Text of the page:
“One’s destination is never a place but rather a new way of looking at things.” Henry Miller
The ends of the dried palm leaves hanging from the palapa roof seem to dance in slower motion with the wind today. The air feels heavy, even thick.
With my office door propped open, I listen to the ocean waves crashing like I have at some point most of the days I’ve lived here at San Pedrito beach.
As I pull the words up from my belly and onto the page, I notice sadness spill out with them.
We aren’t taught to recognize endings. Our culture instead has us rush through closure, push aside tough feelings, and focus on the next thing.
But over the past 5 years, I have realized the great power in endings. Whether closing a meeting, leaving a place we’ve called home, or saying goodbye to a loved one, much is available through closure when we are able to be with it.
Today, as I unintentionally meditate on the way the sun casts on palm fronds flickering in the wind, memories of these past 7 months flood my imagination.
When we came here, my daughter stumbled in ATV tracks as she explored our beach for the first times. Now, she joyfully runs to the surf break; slides down the steep ledge made by the crashes waves; and laughs as my husband runs down the beach holding her outstretched to fly like an airplane.
I think of how she wraps herself around the neighbor’s dog and our house cat. She intimately knows the wildlife here.
And then my heart rests on a community of new friends that arose with ease through shared values.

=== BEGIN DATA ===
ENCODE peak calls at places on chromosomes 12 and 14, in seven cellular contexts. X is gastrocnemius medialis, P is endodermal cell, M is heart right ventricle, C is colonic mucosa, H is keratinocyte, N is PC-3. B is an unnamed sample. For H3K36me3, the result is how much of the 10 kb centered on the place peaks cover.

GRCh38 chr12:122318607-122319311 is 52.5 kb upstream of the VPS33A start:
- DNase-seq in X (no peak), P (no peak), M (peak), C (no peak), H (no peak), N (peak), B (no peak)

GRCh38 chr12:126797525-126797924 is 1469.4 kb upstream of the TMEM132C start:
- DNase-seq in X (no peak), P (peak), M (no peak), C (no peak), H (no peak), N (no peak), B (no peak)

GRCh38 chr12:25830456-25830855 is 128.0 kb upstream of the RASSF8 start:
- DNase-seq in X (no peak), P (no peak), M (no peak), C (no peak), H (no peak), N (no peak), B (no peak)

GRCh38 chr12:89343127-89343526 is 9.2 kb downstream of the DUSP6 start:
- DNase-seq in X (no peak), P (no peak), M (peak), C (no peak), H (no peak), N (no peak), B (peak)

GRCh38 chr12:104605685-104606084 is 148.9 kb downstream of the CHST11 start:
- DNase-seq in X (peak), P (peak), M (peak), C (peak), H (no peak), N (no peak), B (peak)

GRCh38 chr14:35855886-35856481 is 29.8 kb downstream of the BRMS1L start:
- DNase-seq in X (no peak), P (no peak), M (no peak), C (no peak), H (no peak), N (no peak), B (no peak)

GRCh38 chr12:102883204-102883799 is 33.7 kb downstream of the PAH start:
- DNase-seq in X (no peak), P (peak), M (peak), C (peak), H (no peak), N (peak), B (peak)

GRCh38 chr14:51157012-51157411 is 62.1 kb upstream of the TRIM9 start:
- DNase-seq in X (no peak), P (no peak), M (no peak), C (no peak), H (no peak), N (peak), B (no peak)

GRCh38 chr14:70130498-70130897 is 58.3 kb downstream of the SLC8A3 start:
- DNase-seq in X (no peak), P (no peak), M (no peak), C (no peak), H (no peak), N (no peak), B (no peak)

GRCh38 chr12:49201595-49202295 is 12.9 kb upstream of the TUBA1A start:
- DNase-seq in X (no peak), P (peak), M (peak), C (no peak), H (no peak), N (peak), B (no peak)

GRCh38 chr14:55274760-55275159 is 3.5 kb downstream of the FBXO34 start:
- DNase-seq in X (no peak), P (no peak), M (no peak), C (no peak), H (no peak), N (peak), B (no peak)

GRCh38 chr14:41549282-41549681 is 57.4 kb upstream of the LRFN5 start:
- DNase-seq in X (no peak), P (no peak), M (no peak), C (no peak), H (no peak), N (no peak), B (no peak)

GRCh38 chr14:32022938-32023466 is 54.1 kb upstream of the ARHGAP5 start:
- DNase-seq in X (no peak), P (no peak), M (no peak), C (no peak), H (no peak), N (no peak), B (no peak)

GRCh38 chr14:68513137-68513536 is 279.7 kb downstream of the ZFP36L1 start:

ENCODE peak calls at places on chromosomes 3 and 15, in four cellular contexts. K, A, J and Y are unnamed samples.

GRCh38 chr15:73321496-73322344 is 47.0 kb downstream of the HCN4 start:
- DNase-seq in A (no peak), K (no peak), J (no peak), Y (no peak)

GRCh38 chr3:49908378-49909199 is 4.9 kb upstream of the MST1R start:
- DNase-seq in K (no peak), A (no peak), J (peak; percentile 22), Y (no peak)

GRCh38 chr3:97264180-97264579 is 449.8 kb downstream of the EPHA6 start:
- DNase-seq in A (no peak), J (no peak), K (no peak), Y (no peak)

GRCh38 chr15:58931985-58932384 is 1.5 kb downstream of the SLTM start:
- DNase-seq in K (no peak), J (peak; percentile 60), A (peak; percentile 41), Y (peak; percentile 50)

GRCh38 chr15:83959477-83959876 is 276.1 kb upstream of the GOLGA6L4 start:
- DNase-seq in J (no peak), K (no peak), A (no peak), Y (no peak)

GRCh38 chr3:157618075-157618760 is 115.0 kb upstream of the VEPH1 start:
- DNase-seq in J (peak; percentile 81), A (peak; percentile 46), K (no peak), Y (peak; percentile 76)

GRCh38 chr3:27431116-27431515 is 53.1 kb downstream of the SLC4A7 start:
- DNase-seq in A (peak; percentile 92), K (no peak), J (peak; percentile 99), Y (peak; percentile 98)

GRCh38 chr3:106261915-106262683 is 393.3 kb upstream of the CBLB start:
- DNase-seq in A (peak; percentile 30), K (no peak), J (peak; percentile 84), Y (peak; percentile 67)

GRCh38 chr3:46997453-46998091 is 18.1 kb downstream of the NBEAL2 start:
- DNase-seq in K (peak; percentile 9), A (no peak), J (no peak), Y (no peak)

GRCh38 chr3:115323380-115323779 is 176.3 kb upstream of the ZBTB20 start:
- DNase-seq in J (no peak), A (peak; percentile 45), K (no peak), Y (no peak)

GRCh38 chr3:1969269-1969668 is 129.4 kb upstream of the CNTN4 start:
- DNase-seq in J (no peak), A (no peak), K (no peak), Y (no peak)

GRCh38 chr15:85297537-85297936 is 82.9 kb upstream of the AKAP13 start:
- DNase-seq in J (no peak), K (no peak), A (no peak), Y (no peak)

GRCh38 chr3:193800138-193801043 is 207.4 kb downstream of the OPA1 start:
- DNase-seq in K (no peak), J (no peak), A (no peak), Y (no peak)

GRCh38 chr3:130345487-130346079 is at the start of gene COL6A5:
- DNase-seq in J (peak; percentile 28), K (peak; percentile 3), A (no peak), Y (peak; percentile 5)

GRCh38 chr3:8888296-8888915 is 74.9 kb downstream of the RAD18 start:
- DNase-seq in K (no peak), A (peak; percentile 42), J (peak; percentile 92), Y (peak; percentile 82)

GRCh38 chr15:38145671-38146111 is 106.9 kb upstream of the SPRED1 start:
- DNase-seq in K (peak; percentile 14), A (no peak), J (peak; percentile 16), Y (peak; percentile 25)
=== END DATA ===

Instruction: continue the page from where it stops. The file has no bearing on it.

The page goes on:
This is the place I completed my coaching certification and started writing again. After years of searching for the next thing after seeing Heart of Leadership close in San Diego, I feel the joy and fulfillment of providing value and being of service in my career once again.
And here, I fell in love with surfing and with surfing, back in love with swimming. The many mornings I spent looking out to the horizon, watching the lineup of waves roll in one by one like a heart beat, has changed me. Surfing has reignited trust in the rhythms of life and courage while learning a new thing.
Just yesterday I spent the morning circling a favorite break, catching shoulder-high waves one after another after another until I my trusty shoulder told me that it was time to head in.
All of these memories rush back in a moment of reflection – of letting myself be in the grief of a very good thing.
Here’s the thing I’m finding about wonder. We need not force it. Sometimes it occurs as the big WOW of a sky turned rainbow spectrum reflected in the clouds at sunset. Sometimes it rests nestled into our sadness, grief and even loneliness.
Forcing the feeling can just push it away at times, but in being with what is, wonder just may find a way to reveal itself in an equally spectacular unfolding.